Vinnie LaBella on Exhorder’s first album in twenty-seven years

Posted by on September 20, 2019

Photo Credit: Dante Torreri

The time has finally arrived for Exhorder’s first album in twenty-seven years, Mourn the Southern Skies (order here). During this year’s Decibel Metal & Beer fest in Philadelphia, the group promised their fans that a new album is on its way and now, it’s surreal and exciting to see that it’s here. We caught up with guitarist Vinnie LaBella to discuss more about the new album, their overall return, and what the future holds for Exhorder. 

You guys had quite a few breaks over the years, what made you decide to create a new album after twenty-seven years?

We’ve tried over the twenty-seven/twenty-eight year span after the definitive break up, which was in ’92. We’ve tried to record a couple of times, so it wasn’t a new idea. We’ve had songs for a while, a lot of material we’ve been stockpiling until the time has come to bring it back, so to speak.


As you mentioned, you’ve been technically working on Mourn the Southern Skies for nearly thirty years now but, how long have you been really at it and finishing it?

Well, probably a good year and a half. We all decided to get more serious and getting our ducks in a row, so to speak. We’ve been planning it for about a year, year and a half and took around three months to record. It wasn’t an intense work schedule. We did 3, 6 hours a day on it. It didn’t take long to get off all of our ideas to come because we’ve been planning it for twenty-seven years.


Musically, how would you compare the new album to the first two records?

Me and Kyle met a long time ago. We were teenagers and we kind of promised each other that we wouldn’t write the same album twice. Unless we really wanted to. Slaughter in the Vatican is what it is and The Law is a little bit different than it. This one’s going to be the same thing. Especially now because it brings so many experiences in between these albums. There’s a lot of dying, a lot of darkness, a lot of new life experiences. So if I could give a bad analogy, think of it this way. It’s like walking into a Taco Bell or a restaurant with a hundred different menu items. That’s kind of what we’re doing here. The different ingredients we’re using and we’re presenting it in different ways.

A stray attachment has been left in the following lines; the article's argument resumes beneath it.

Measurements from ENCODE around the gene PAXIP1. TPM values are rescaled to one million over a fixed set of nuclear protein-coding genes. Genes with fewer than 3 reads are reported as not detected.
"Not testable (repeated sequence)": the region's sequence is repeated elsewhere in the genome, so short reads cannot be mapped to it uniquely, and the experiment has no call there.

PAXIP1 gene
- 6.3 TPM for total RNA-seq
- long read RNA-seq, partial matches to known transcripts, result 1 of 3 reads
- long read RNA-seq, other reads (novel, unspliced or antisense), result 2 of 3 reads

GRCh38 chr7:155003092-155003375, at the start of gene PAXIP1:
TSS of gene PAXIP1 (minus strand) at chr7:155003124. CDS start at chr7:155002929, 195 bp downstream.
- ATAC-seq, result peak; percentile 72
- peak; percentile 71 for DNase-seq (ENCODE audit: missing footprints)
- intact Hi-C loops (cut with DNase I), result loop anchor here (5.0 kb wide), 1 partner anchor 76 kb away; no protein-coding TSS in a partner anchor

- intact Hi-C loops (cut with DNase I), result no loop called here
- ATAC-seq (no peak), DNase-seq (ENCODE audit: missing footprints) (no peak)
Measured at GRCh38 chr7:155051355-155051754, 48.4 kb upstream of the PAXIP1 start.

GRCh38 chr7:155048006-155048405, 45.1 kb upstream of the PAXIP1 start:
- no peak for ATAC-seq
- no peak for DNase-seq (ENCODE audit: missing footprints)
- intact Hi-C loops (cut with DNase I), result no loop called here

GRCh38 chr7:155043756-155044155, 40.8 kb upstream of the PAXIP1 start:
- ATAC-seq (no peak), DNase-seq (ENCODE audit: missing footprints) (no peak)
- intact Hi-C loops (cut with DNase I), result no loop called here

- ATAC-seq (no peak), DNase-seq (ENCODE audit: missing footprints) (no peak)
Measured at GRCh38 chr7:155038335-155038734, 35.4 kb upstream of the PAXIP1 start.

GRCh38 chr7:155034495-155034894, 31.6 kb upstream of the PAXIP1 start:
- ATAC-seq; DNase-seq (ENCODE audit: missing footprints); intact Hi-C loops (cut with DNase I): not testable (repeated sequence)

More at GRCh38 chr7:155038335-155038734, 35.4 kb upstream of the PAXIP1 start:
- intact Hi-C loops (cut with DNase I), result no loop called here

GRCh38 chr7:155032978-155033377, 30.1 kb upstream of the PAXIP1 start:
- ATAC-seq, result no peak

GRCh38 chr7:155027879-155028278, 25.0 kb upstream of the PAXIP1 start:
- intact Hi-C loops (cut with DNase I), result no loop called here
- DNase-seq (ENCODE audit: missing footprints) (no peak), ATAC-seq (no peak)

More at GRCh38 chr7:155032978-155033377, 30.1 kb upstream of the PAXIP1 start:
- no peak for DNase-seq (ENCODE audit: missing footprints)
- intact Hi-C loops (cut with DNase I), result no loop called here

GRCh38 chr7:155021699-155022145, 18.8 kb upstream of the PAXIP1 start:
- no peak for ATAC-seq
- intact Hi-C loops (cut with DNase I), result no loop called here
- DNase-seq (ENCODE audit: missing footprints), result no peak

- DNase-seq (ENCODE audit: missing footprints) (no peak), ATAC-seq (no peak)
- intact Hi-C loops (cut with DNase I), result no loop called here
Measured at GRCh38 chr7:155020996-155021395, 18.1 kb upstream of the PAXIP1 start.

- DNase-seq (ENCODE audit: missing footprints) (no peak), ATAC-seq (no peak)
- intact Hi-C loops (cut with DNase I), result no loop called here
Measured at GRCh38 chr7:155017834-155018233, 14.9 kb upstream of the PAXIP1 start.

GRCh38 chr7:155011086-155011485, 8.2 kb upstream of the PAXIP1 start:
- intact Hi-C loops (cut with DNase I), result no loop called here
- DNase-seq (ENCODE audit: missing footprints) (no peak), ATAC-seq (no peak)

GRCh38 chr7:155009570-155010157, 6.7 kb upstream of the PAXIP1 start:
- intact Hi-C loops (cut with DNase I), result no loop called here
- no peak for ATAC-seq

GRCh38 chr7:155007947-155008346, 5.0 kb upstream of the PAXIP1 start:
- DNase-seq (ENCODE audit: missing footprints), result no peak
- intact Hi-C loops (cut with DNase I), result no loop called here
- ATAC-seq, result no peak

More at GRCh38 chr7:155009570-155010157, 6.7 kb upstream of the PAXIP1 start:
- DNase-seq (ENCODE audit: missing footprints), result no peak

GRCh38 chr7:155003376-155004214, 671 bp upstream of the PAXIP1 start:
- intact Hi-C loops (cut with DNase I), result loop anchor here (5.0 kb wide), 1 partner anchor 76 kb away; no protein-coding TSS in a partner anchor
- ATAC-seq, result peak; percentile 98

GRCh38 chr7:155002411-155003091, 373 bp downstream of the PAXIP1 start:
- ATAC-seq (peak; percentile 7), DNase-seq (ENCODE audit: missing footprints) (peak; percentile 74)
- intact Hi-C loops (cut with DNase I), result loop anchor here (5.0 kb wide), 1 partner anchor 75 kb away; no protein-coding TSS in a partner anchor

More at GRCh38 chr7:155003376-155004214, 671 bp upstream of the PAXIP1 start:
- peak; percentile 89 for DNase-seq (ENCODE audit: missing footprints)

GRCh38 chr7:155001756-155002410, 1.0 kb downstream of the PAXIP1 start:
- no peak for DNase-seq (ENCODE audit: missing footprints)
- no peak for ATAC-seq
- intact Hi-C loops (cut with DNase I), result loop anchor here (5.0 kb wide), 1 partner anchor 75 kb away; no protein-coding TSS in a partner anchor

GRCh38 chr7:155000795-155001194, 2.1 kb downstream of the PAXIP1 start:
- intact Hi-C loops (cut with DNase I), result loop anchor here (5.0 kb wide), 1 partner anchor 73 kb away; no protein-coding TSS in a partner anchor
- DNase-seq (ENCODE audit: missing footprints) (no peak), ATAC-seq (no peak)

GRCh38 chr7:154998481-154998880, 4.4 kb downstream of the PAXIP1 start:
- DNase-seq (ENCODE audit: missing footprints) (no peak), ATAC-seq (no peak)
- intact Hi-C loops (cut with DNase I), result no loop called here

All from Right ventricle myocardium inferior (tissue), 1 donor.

That’s an interesting analogy. 

Well it’s a horrible one  but it’s true.


So how does it feel to be back to performing live?

That’s the easy part, it always feels amazing doing what we do. Performing is the easy part, that one hour we get a day to do it. The hard part is the other twenty-three hours that you have to get to that one hour. As long as we keep feeling good about the one hour, I’ll just forget about the twenty-three and we can keep doing it. It’s always humbling. And I’ve spent so much time, I can walk back on stage and feel the same love I felt in the ’80s and early ’90s. So yeah, it’s special


Before you guys first reunited, I believe in 2008, was there ever a time that you believed the group would never return?

Yeah. I think every time we broke up, we said we’d never do this again. We had an interesting relationship as a band and we always considered ourselves a family than a band. Believe it or not, it was secondary that kind of brought us together. It just kind of happened we were out one day and said, let’s make some music while we’re at it. We love one another also it’s just as strong that we hate one another. So, I don’t think there’s a wrong way around saying, it’s not something that we planned to do when we broke up in the past. So getting back together always seems just as easy as it is for us to break up. This is part of our lives. This the fire of our being so it always comes up, it always presents itself at some point in our lives and it’s probably because we all knew that we had unfinished business.


Gotcha. Now that you guys are back, I know you have a tour coming up soon, but what other plans do you have in the works?

We’re talking about a lot of stuff. It’s not a whole bunch of plans but we were thinking at this point maybe something in November or December, in 2020, I was told to kiss New Orleans goodbye since we’ll probably be on the road a lot then. 


After recording this new album, how much extra material do you have left over, if any? 

I have a ton of rifts left over. I got a catalog of songs with riffs that I can feed off of for a while. But, I’m constantly like “I’m already about five ideas into the next record.” So we got a good head start. There’s still a lot of music to come from us. So we’re not done by a long shot. Matter of fact, we were talking the other day, this feels like our first record instead of our third because it’s been so long.


So we will see another album in less than twenty-seven years then?

Yeah. When it comes to the tour, I get no time obviously, but yeah that’s the plan. The plan is to go back within the next two and a half years with a follow up. I’s just fantastic to be around the whole band and that counts.


Is there anything else that you want to say or add about the album? 

Let’s just keep it a surprise because I don’t want to ruin it for everybody by giving too much.


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